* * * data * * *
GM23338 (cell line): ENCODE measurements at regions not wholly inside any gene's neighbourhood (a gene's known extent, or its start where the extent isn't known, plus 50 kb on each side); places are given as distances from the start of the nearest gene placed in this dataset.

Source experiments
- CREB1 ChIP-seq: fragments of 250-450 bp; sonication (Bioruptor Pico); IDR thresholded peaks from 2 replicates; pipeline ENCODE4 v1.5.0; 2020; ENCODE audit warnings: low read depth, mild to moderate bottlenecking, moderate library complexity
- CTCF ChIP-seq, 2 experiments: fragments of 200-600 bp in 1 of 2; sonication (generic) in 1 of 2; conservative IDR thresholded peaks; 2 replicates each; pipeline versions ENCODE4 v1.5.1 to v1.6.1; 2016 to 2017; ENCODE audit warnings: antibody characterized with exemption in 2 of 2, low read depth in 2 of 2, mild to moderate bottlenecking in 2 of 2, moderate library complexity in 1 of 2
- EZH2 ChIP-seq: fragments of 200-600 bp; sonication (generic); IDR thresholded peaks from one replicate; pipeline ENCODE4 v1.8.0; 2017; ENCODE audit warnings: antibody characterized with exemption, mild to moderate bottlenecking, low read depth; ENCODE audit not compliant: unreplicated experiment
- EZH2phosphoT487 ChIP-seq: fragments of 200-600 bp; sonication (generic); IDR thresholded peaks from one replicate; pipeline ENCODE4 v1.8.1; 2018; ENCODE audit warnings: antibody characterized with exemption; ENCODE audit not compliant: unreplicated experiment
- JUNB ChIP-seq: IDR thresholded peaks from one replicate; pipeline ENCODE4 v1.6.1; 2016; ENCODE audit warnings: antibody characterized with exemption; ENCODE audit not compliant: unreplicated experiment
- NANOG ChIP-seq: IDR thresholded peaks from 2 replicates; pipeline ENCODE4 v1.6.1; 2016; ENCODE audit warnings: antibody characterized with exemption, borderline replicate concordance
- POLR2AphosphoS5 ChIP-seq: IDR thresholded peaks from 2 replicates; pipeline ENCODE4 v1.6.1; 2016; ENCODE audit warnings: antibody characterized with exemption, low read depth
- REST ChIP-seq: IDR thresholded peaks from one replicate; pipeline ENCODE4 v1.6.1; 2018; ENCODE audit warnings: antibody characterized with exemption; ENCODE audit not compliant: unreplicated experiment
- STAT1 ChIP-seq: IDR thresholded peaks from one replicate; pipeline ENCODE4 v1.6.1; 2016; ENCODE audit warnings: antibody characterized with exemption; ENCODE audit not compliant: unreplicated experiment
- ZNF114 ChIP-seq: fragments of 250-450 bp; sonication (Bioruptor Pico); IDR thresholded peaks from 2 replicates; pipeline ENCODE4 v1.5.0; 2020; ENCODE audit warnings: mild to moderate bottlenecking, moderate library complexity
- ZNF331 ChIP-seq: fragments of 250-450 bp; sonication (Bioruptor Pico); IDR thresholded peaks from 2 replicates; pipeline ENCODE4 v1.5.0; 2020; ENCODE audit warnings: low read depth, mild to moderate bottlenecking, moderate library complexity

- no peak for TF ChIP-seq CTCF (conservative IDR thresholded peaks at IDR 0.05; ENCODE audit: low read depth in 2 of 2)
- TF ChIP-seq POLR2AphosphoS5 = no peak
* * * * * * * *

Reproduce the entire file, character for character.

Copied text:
GM23338 (cell line): ENCODE measurements at regions not wholly inside any gene's neighbourhood (a gene's known extent, or its start where the extent isn't known, plus 50 kb on each side); places are given as distances from the start of the nearest gene placed in this dataset.

Source experiments
- CREB1 ChIP-seq: fragments of 250-450 bp; sonication (Bioruptor Pico); IDR thresholded peaks from 2 replicates; pipeline ENCODE4 v1.5.0; 2020; ENCODE audit warnings: low read depth, mild to moderate bottlenecking, moderate library complexity
- CTCF ChIP-seq, 2 experiments: fragments of 200-600 bp in 1 of 2; sonication (generic) in 1 of 2; conservative IDR thresholded peaks; 2 replicates each; pipeline versions ENCODE4 v1.5.1 to v1.6.1; 2016 to 2017; ENCODE audit warnings: antibody characterized with exemption in 2 of 2, low read depth in 2 of 2, mild to moderate bottlenecking in 2 of 2, moderate library complexity in 1 of 2
- EZH2 ChIP-seq: fragments of 200-600 bp; sonication (generic); IDR thresholded peaks from one replicate; pipeline ENCODE4 v1.8.0; 2017; ENCODE audit warnings: antibody characterized with exemption, mild to moderate bottlenecking, low read depth; ENCODE audit not compliant: unreplicated experiment
- EZH2phosphoT487 ChIP-seq: fragments of 200-600 bp; sonication (generic); IDR thresholded peaks from one replicate; pipeline ENCODE4 v1.8.1; 2018; ENCODE audit warnings: antibody characterized with exemption; ENCODE audit not compliant: unreplicated experiment
- JUNB ChIP-seq: IDR thresholded peaks from one replicate; pipeline ENCODE4 v1.6.1; 2016; ENCODE audit warnings: antibody characterized with exemption; ENCODE audit not compliant: unreplicated experiment
- NANOG ChIP-seq: IDR thresholded peaks from 2 replicates; pipeline ENCODE4 v1.6.1; 2016; ENCODE audit warnings: antibody characterized with exemption, borderline replicate concordance
- POLR2AphosphoS5 ChIP-seq: IDR thresholded peaks from 2 replicates; pipeline ENCODE4 v1.6.1; 2016; ENCODE audit warnings: antibody characterized with exemption, low read depth
- REST ChIP-seq: IDR thresholded peaks from one replicate; pipeline ENCODE4 v1.6.1; 2018; ENCODE audit warnings: antibody characterized with exemption; ENCODE audit not compliant: unreplicated experiment
- STAT1 ChIP-seq: IDR thresholded peaks from one replicate; pipeline ENCODE4 v1.6.1; 2016; ENCODE audit warnings: antibody characterized with exemption; ENCODE audit not compliant: unreplicated experiment
- ZNF114 ChIP-seq: fragments of 250-450 bp; sonication (Bioruptor Pico); IDR thresholded peaks from 2 replicates; pipeline ENCODE4 v1.5.0; 2020; ENCODE audit warnings: mild to moderate bottlenecking, moderate library complexity
- ZNF331 ChIP-seq: fragments of 250-450 bp; sonication (Bioruptor Pico); IDR thresholded peaks from 2 replicates; pipeline ENCODE4 v1.5.0; 2020; ENCODE audit warnings: low read depth, mild to moderate bottlenecking, moderate library complexity

- no peak for TF ChIP-seq CTCF (conservative IDR thresholded peaks at IDR 0.05; ENCODE audit: low read depth in 2 of 2)
- TF ChIP-seq POLR2AphosphoS5 = no peak